Fuel cell design gains patent
"The technology needs to get out of the lab and into the factory to reduce costs," said Peter Lehman
April 2, 1999
Web posted at: 4:45 PM EST
A more efficient fuel cell design has received a patent that ought to foster licensing opportunities and promote the widespread use of fuel cells, according to Humbolt State University's Schatz Energy Research Center.
"This allows us to claim intellectual property to sell, so it greases the skids for licensing. The technology needs to get out of the lab and into the factory to reduce costs. It will take a commercial product that makes money for the technology to have a positive effect on society. It's got to go commercial," said Peter Lehman, director of the research center.
A fuel cell is a quiet, efficient and clean generator that chemically produces electricity from hydrogen and air. With layers of cells, called a stack, it produces direct current like a battery but, unlike a battery, it never discharges. It continues to produce power as long as fuel is supplied. The only exhaust from its energy production is pure water.
The university's patented process allows the fuel cells to operate at very low inlet-air pressure. Lessening the pressure needed to feed air to the fuel cell reduces the need for power to run a compressor, Lehman said. Because that power is parasitic, the efficiency of the fuel cell is increased.
According to recent independent testing, the research center's cell outperformed two commercially developed fuel cells by a "considerable margin," according to the center.
Fuel cells have been used on spacecraft for decades, providing direct-current power and drinking water for astronauts.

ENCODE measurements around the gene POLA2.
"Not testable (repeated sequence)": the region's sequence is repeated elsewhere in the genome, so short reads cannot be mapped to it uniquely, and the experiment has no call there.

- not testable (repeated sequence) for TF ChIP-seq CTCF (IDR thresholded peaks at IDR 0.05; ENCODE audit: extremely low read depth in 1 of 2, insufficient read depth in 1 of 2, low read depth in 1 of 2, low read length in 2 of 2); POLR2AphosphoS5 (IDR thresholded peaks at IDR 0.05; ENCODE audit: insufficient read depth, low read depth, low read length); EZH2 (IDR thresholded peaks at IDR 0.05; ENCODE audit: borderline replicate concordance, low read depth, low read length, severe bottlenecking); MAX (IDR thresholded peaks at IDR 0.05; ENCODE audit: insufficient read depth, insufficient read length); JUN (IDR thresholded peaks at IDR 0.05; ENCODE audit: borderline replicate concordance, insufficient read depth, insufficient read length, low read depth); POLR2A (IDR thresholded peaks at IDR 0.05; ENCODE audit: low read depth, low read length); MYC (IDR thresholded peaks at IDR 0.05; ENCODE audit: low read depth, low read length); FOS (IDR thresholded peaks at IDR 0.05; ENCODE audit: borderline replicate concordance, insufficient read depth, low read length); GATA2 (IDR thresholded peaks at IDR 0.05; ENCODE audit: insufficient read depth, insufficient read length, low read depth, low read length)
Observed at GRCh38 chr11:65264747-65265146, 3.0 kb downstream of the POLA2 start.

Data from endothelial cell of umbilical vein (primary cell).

In southern California, Schatz Energy Research Center fuel cells provide power to golf carts and a small car that comprise the world's largest and longest-running fleet of fuel-cell vehicles, serving the City of Palm Desert.
The research center just completed a fuel cell to power an ice-cream maker in a project for schoolchildren at the Merit Academy in Santa Cruz.
Another fuel cell system is being built to power a radio repeater station on Schoolhouse Peak in Redwood National Park in northern California; the station will provide telephone service for the Yurok Tribe in the Klamath River Valley.
Copyright 1999, Environmental News Network, All Rights Reserved
RELATED ENN STORIES:
DaimlerChrysler unveils fuel-cell vehicle
Fill'er up, methanol please
Push is on for car of the future power system
Bus showcases fuel cell technology
America's 1st fuel-cell EV hits the road
Schatz Energy Research Center
Fuel Cells 2000
National Fuel Cell Research Center
Note: Pages will open in a new browser window
External sites are not endorsed by CNN Interactive.